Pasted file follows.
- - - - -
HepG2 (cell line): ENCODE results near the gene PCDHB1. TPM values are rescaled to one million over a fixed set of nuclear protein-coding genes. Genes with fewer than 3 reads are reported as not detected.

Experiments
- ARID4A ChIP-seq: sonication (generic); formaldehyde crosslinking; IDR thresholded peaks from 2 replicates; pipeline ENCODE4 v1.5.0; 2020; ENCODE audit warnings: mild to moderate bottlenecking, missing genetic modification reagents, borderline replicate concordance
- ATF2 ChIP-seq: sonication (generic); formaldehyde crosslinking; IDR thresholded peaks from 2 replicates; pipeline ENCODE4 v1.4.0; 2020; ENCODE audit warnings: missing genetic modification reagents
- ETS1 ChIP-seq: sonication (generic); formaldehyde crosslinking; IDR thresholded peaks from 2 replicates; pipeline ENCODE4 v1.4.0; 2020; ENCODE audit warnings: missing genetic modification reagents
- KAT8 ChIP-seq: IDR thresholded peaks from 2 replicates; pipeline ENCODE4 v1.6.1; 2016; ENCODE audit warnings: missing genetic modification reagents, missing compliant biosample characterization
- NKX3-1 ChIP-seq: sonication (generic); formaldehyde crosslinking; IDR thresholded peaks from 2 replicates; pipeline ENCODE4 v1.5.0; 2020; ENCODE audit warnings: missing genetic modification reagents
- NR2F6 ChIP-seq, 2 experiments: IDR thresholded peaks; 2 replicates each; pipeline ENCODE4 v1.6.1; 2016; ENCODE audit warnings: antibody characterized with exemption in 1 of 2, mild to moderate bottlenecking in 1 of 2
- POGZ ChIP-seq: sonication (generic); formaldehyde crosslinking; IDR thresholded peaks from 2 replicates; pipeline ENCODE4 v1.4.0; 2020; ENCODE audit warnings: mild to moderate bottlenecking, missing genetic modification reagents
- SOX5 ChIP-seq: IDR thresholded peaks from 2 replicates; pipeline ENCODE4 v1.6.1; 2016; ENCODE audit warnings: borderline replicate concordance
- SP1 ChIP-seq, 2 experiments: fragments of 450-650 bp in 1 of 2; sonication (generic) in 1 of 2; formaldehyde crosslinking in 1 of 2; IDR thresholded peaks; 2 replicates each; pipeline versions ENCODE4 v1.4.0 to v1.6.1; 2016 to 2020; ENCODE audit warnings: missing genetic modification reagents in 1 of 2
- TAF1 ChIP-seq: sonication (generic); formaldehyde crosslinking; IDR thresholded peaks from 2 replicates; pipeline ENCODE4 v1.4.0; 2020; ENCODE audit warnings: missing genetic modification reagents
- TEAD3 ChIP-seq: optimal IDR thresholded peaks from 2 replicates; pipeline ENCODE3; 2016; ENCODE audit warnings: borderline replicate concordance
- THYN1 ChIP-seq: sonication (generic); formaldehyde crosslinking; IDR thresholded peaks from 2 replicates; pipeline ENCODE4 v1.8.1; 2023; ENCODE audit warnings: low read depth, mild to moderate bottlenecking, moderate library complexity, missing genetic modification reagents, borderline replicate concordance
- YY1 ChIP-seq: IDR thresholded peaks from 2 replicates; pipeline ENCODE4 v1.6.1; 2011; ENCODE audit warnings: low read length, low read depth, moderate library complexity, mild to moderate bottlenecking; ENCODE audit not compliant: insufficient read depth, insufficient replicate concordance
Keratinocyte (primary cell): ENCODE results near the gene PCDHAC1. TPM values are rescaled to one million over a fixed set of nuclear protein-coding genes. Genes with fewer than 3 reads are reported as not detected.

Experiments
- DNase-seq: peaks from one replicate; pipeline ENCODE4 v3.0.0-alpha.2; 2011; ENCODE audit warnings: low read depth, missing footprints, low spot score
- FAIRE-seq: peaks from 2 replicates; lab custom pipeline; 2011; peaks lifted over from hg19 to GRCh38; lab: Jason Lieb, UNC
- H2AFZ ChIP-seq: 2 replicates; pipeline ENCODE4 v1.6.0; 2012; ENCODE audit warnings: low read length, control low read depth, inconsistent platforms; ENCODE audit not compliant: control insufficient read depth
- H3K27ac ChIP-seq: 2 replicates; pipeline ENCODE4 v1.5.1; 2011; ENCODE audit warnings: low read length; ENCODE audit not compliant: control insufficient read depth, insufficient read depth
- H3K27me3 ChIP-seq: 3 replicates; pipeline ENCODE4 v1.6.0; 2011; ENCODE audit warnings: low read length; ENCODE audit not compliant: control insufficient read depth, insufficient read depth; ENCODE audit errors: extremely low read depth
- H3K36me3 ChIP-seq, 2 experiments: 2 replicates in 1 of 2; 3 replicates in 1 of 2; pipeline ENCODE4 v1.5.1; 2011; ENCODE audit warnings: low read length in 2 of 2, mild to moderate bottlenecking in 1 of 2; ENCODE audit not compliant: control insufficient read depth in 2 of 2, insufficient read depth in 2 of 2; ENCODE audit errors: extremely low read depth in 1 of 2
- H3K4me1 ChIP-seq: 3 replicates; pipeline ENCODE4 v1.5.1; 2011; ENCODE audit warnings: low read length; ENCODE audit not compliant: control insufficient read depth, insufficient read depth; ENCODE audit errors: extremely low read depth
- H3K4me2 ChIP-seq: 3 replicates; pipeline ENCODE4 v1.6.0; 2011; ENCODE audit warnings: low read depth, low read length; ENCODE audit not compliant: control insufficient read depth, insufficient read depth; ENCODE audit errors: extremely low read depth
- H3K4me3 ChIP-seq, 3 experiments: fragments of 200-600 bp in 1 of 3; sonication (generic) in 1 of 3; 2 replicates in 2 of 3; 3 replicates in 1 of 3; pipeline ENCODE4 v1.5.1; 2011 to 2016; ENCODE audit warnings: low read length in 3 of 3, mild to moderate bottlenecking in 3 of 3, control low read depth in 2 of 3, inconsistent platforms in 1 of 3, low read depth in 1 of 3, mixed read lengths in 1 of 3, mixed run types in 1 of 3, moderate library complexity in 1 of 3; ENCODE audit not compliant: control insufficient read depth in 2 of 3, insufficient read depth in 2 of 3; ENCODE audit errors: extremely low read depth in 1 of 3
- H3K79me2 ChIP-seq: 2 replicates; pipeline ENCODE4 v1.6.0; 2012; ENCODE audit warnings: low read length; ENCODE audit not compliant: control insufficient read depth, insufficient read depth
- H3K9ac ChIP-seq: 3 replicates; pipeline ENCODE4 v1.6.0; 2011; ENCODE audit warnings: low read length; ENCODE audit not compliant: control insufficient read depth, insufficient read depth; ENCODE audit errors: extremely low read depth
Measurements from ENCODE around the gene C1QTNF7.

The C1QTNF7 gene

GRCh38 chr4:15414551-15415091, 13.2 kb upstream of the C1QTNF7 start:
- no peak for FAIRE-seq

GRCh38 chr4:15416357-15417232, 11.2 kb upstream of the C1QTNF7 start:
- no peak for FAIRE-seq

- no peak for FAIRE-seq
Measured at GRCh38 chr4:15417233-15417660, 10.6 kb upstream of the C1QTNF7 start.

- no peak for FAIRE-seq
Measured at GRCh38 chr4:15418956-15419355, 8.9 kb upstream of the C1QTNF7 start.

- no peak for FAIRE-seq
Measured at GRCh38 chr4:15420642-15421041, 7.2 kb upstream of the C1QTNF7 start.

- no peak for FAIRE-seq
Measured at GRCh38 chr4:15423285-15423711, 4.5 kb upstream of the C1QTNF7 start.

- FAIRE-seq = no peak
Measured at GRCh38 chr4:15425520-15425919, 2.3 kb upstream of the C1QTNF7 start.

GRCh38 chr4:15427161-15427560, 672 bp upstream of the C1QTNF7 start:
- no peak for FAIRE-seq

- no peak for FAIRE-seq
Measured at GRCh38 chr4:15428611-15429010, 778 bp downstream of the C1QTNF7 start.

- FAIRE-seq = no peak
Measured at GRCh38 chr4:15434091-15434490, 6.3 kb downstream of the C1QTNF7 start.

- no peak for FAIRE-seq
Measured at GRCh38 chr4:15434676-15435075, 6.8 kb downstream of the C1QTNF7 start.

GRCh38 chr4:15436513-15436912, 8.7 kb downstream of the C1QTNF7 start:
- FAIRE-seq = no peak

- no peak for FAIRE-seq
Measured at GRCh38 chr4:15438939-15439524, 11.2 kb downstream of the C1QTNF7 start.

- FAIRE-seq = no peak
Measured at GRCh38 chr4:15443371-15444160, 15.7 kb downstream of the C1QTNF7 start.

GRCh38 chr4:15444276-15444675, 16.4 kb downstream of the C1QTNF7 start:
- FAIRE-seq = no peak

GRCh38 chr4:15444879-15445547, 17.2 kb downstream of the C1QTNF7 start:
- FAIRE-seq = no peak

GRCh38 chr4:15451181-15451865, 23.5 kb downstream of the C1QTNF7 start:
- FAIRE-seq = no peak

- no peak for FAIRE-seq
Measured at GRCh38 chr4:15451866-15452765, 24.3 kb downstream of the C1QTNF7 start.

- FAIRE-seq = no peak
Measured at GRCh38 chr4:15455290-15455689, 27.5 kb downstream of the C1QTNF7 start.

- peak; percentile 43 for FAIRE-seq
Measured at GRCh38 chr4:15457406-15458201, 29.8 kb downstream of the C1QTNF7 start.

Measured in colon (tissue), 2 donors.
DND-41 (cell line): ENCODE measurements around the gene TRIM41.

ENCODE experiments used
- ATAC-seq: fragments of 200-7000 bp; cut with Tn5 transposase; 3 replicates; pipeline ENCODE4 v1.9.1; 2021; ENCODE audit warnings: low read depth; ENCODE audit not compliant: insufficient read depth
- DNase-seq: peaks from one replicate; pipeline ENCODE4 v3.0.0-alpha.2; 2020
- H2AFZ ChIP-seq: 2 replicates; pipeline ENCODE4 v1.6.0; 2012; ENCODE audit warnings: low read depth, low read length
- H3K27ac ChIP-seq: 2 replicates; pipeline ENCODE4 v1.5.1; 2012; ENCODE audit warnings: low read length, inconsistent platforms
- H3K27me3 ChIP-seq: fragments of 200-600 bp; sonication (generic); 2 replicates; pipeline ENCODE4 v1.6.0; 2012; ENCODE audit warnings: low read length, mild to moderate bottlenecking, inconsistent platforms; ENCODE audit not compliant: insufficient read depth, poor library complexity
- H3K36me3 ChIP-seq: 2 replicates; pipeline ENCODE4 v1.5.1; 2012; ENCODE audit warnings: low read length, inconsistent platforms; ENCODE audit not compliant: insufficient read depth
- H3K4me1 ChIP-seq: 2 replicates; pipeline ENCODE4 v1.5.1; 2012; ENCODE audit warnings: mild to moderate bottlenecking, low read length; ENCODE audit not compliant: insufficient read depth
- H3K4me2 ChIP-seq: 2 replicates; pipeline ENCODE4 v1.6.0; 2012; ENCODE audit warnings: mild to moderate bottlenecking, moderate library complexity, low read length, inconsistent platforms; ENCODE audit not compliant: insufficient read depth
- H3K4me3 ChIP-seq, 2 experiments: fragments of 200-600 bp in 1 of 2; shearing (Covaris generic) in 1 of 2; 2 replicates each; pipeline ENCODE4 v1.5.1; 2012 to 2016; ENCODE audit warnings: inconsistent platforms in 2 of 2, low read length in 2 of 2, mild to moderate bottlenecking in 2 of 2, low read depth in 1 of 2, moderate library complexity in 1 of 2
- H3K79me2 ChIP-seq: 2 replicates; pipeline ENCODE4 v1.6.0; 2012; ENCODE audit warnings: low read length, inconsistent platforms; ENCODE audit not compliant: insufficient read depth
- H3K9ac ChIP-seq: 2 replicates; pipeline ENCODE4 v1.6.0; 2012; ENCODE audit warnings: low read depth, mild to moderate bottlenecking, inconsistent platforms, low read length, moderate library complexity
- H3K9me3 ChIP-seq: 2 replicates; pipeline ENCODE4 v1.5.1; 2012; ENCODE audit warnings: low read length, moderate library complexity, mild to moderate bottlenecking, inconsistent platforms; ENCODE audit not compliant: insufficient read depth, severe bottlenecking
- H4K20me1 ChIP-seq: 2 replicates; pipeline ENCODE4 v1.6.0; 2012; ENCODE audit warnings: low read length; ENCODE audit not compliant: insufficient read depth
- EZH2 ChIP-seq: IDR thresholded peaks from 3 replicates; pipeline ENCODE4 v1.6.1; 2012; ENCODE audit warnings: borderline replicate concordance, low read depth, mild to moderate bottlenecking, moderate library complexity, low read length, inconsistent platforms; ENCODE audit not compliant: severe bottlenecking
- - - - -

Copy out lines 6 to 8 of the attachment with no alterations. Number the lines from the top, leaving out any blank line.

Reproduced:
- KAT8 ChIP-seq: IDR thresholded peaks from 2 replicates; pipeline ENCODE4 v1.6.1; 2016; ENCODE audit warnings: missing genetic modification reagents, missing compliant biosample characterization
- NKX3-1 ChIP-seq: sonication (generic); formaldehyde crosslinking; IDR thresholded peaks from 2 replicates; pipeline ENCODE4 v1.5.0; 2020; ENCODE audit warnings: missing genetic modification reagents
- NR2F6 ChIP-seq, 2 experiments: IDR thresholded peaks; 2 replicates each; pipeline ENCODE4 v1.6.1; 2016; ENCODE audit warnings: antibody characterized with exemption in 1 of 2, mild to moderate bottlenecking in 1 of 2